Costco doesn’t count because foods there get placed randomly, making shoppers wander through the store looking for coconut milk and bargains. Safeway boasts an aisle labeled “Hispanic Foods and Asian Foods,” plus a “Pasta” section for all things Italian. However, the rice mixes—like Rice-A-Roni; Cajun rice; and Near East couscous, pilaf, and risotto—mingle like the United Nations of carbohydrates. At Whole Foods Market, the items are separated as much by dietary religion—GF, dairy-free, keto—as ethnicity, but an “International” aisle shelves everything from Thai noodles to organic chipotle chiles.

Trader Joe’s has a looser organizational vibe. There’s a comingling of the world’s great oil and vinegar, aged cheeses, and coffees. However, in the freezers, the Mexican vegetable entrees are segregated from the Asian vegetables, with Beijing-style soy sauce and Trader Joe’s No. 1 favorite item: Mandarin orange chicken.

Critics suggest that this “us” vs. “them” approach to shopping subtly reinforces racism and that Asian ingredients should be spread throughout the store. Would putting the hoisin sauce next to the ketchup make shopping easier or more complicated? And for whom?

If you are looking for an authentic ethnic market, Yelp’s Denver search offers a wealth of choices: M & I International Market for Russian and European goods, the classic Pacific Mercantile Company, and the Middle Eastern-oriented Diyar International Market. Only one Mexican supermarket cracks the ranking, along with two gourmet markets— Marczyk Fine Foods and Savory Spice—which carry some ethnic foods.

To gain a different perspective on ethnicity, take a trip to Asian superstore H Mart (in Aurora or Westminster) or Arash International Market (in Aurora) on
a Thursday afternoon. You will be surrounded by a bustling world of Americans from several continents spread across whole aisles devoted to rice noodles, tea, kimchi, and flatbreads.

At H Mart, food gets unsentimentally subdivided mainly by nationality: Korean, Chinese, Japanese, Filipino, and Indian. Mexican food gets its own aisle, with a Puerto Rican shelf tucked into one corner. Only part of one aisle is labeled “Euro Grocery” and is stocked with a peculiar smorgasbord of Italian pizza, Middle Eastern beverages, barbecue sauce, Skippy peanut butter, Slavic jams, Nutella, and waffle mix.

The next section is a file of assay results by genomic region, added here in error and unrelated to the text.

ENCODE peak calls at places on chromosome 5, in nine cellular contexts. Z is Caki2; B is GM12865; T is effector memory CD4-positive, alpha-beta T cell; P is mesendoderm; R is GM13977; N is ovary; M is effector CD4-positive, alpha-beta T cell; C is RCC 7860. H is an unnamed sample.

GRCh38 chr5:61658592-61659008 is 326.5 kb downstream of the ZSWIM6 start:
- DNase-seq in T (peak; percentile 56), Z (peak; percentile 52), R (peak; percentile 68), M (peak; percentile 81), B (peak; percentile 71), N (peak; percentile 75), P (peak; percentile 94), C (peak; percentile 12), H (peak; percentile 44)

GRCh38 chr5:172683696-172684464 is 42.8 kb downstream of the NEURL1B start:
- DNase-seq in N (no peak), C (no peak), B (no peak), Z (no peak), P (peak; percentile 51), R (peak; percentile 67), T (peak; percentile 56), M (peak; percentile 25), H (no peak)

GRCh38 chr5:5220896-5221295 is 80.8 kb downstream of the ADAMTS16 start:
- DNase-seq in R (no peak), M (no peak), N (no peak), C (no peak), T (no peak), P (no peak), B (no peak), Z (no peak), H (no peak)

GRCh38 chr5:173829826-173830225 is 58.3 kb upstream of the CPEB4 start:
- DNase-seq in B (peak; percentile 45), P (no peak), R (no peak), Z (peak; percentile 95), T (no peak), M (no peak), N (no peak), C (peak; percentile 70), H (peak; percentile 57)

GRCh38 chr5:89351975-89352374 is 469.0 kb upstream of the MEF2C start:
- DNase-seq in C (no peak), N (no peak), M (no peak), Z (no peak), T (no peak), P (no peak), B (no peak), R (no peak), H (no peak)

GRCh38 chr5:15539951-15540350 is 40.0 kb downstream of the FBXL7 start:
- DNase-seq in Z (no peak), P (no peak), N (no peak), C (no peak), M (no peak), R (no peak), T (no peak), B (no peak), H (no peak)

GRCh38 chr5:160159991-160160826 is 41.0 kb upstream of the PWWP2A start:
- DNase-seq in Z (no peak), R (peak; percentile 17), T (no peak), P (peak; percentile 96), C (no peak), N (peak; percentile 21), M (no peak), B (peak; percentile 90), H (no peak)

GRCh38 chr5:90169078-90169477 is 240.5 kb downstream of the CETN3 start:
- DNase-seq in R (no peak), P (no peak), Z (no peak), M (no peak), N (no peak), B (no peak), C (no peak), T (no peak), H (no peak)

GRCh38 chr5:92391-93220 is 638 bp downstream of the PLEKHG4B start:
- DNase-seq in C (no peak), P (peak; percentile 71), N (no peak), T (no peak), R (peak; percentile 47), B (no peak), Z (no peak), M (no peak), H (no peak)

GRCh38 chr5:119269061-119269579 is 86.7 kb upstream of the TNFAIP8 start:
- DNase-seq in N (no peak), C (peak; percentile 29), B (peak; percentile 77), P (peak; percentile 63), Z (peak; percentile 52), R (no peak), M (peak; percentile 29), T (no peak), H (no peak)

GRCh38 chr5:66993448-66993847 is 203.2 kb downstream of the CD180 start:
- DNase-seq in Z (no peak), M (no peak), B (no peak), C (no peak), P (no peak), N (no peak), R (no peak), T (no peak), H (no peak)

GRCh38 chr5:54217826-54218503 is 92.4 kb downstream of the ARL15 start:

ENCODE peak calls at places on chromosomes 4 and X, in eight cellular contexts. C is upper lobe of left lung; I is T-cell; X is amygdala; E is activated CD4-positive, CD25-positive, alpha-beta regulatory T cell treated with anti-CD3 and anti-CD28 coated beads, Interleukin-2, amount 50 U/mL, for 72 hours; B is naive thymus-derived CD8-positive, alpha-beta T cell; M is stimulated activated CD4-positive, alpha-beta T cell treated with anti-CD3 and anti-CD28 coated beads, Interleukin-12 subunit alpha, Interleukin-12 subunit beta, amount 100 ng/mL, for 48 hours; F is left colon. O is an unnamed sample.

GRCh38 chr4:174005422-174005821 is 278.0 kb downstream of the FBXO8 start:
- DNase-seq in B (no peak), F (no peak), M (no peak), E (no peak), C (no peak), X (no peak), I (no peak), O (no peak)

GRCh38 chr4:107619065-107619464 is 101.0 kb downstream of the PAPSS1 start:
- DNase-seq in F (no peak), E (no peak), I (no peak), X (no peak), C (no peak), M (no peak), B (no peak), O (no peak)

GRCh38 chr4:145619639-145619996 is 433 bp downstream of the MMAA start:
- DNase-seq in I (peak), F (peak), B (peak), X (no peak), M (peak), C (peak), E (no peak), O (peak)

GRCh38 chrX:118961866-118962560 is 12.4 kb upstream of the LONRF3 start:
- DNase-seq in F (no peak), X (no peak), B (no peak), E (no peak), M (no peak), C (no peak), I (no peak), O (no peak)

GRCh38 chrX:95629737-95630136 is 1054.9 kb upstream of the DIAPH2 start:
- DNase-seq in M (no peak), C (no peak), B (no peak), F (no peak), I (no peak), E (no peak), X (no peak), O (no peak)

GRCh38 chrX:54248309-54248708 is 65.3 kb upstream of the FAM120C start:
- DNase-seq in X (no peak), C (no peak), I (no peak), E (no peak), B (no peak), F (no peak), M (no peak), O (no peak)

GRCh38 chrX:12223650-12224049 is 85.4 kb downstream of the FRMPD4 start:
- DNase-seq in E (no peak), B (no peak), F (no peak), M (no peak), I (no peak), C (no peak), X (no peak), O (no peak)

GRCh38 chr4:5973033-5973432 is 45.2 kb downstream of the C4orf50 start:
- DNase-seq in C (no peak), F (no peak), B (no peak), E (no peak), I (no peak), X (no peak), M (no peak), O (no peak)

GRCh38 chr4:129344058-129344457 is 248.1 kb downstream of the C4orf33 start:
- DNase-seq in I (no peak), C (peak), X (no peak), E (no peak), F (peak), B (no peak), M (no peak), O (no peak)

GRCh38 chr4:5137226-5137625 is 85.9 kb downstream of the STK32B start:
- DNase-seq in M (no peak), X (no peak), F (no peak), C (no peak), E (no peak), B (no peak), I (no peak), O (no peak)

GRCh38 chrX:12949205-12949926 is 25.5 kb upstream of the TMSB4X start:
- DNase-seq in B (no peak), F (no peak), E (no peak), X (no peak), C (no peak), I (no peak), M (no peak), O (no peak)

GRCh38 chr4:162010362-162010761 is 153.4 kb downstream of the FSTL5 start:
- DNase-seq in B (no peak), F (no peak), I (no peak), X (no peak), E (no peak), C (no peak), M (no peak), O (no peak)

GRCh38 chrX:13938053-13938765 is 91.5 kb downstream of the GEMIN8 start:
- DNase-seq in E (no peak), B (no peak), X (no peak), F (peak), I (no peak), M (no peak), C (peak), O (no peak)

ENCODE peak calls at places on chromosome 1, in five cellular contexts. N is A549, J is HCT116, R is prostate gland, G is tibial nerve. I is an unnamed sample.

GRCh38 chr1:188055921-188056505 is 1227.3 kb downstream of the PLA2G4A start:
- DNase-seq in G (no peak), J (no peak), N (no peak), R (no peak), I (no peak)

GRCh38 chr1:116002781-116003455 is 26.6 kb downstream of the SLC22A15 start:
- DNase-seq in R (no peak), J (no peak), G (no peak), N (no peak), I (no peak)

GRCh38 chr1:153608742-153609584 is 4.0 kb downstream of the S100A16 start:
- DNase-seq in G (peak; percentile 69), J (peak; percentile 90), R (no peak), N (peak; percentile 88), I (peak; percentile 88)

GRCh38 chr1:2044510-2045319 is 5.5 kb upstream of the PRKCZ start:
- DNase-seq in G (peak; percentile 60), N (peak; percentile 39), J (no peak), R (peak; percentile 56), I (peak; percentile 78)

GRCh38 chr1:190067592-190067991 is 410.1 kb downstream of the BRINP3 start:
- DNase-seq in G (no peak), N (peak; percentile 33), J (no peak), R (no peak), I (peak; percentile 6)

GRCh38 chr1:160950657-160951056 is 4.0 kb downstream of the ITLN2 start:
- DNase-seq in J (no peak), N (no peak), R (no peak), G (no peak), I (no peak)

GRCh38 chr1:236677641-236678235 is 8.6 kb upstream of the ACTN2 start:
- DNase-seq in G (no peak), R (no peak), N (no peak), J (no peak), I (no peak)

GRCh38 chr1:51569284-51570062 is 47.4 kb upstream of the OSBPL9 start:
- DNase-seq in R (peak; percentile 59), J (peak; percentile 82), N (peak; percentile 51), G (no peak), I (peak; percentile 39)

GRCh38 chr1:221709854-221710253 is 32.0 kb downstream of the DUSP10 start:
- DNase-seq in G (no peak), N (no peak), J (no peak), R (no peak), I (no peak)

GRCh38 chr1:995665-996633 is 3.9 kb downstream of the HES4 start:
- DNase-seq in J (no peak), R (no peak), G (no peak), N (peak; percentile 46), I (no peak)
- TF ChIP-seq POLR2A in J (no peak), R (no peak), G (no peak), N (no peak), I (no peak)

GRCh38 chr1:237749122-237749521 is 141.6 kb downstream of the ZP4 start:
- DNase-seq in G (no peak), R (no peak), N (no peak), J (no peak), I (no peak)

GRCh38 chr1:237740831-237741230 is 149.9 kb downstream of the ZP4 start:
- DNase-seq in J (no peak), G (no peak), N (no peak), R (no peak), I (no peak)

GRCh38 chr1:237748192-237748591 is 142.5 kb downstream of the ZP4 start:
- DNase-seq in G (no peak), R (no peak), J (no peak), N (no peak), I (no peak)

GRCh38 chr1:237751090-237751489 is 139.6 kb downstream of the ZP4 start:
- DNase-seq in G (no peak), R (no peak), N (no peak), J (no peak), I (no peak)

At Zeppelin Station, Vinh Xuongʼs traditional banh mi sandwiches are served on fresh baguettes with pickled veggies, herbs and house-made sauces.
With locations in RiNo and LoHi, Cart-Driver is inspired by the carrettiera, or cart-driver, who brought goods from Southern Italyʼs farms to its villages via horse-drawn cart, stopping along the way to serve dishes to the people he met.

How Ethnic Are You?

Wikipedia’s big-tent approach to cuisine categories lists all of us under Ethnic and Religious Cuisines from Albanian all the way to Zambian. But DNA tests such as 23andMe have changed what ethnic means. My dad was born in Austria, and my mother’s parents emigrated from Sicily.

I used to say I was half Sicilian and half Austrian, but now that doesn’t tell half the story of my roots all the way back to the old country: Africa.

Like America, I’m a chunky stew, not a smooth fondue. Stews are satisfying entrees that meld ingredients that still retain some individual identity. Ethnic traditions and foods aren’t ditched at the door, even as newcomers assimilate into the US. This makes America rich—and absolutely a much better place to eat.

Dining out has proven to be the surest way to overcome cultural barriers over time. Once you meet the maker of the pupusa or baklava you love, it’s harder to stick their family and culture in the “other” category. In the end, it’s all American food made by Americans for Americans.

Let’s eat!